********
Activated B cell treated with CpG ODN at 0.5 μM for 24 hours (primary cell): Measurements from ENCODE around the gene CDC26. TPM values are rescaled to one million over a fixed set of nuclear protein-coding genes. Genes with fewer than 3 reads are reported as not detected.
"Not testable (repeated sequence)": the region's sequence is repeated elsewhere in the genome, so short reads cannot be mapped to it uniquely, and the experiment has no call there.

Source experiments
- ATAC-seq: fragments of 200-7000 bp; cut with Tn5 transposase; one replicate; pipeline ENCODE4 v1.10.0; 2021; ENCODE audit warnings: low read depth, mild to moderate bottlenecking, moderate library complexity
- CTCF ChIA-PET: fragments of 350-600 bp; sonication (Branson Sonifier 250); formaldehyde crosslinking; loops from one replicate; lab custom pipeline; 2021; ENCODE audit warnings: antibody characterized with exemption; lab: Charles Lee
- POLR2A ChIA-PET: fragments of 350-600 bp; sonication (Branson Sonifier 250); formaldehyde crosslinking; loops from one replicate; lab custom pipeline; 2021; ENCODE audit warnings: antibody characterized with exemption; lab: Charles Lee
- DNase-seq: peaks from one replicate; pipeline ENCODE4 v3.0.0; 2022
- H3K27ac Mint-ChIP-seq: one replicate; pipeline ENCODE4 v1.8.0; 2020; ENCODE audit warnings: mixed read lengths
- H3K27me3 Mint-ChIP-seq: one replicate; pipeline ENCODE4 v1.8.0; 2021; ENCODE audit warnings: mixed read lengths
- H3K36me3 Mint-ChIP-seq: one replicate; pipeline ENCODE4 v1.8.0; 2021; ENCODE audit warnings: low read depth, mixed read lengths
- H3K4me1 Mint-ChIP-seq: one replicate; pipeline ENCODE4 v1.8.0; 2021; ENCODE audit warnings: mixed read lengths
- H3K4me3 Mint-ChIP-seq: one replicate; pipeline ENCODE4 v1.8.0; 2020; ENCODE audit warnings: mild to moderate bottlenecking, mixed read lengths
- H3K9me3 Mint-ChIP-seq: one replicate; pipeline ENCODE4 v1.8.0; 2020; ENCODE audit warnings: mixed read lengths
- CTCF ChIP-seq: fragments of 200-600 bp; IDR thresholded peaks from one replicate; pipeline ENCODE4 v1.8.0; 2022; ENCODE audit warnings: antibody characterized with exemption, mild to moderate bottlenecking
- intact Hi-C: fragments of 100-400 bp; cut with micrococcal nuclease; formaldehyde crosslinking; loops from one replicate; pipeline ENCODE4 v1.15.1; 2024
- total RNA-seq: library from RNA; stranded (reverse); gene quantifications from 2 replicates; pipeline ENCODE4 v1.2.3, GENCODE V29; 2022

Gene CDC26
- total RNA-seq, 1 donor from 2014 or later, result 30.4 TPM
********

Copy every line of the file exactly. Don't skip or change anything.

Activated B cell treated with CpG ODN at 0.5 μM for 24 hours (primary cell): Measurements from ENCODE around the gene CDC26. TPM values are rescaled to one million over a fixed set of nuclear protein-coding genes. Genes with fewer than 3 reads are reported as not detected.
"Not testable (repeated sequence)": the region's sequence is repeated elsewhere in the genome, so short reads cannot be mapped to it uniquely, and the experiment has no call there.

Source experiments
- ATAC-seq: fragments of 200-7000 bp; cut with Tn5 transposase; one replicate; pipeline ENCODE4 v1.10.0; 2021; ENCODE audit warnings: low read depth, mild to moderate bottlenecking, moderate library complexity
- CTCF ChIA-PET: fragments of 350-600 bp; sonication (Branson Sonifier 250); formaldehyde crosslinking; loops from one replicate; lab custom pipeline; 2021; ENCODE audit warnings: antibody characterized with exemption; lab: Charles Lee
- POLR2A ChIA-PET: fragments of 350-600 bp; sonication (Branson Sonifier 250); formaldehyde crosslinking; loops from one replicate; lab custom pipeline; 2021; ENCODE audit warnings: antibody characterized with exemption; lab: Charles Lee
- DNase-seq: peaks from one replicate; pipeline ENCODE4 v3.0.0; 2022
- H3K27ac Mint-ChIP-seq: one replicate; pipeline ENCODE4 v1.8.0; 2020; ENCODE audit warnings: mixed read lengths
- H3K27me3 Mint-ChIP-seq: one replicate; pipeline ENCODE4 v1.8.0; 2021; ENCODE audit warnings: mixed read lengths
- H3K36me3 Mint-ChIP-seq: one replicate; pipeline ENCODE4 v1.8.0; 2021; ENCODE audit warnings: low read depth, mixed read lengths
- H3K4me1 Mint-ChIP-seq: one replicate; pipeline ENCODE4 v1.8.0; 2021; ENCODE audit warnings: mixed read lengths
- H3K4me3 Mint-ChIP-seq: one replicate; pipeline ENCODE4 v1.8.0; 2020; ENCODE audit warnings: mild to moderate bottlenecking, mixed read lengths
- H3K9me3 Mint-ChIP-seq: one replicate; pipeline ENCODE4 v1.8.0; 2020; ENCODE audit warnings: mixed read lengths
- CTCF ChIP-seq: fragments of 200-600 bp; IDR thresholded peaks from one replicate; pipeline ENCODE4 v1.8.0; 2022; ENCODE audit warnings: antibody characterized with exemption, mild to moderate bottlenecking
- intact Hi-C: fragments of 100-400 bp; cut with micrococcal nuclease; formaldehyde crosslinking; loops from one replicate; pipeline ENCODE4 v1.15.1; 2024
- total RNA-seq: library from RNA; stranded (reverse); gene quantifications from 2 replicates; pipeline ENCODE4 v1.2.3, GENCODE V29; 2022

Gene CDC26
- total RNA-seq, 1 donor from 2014 or later, result 30.4 TPM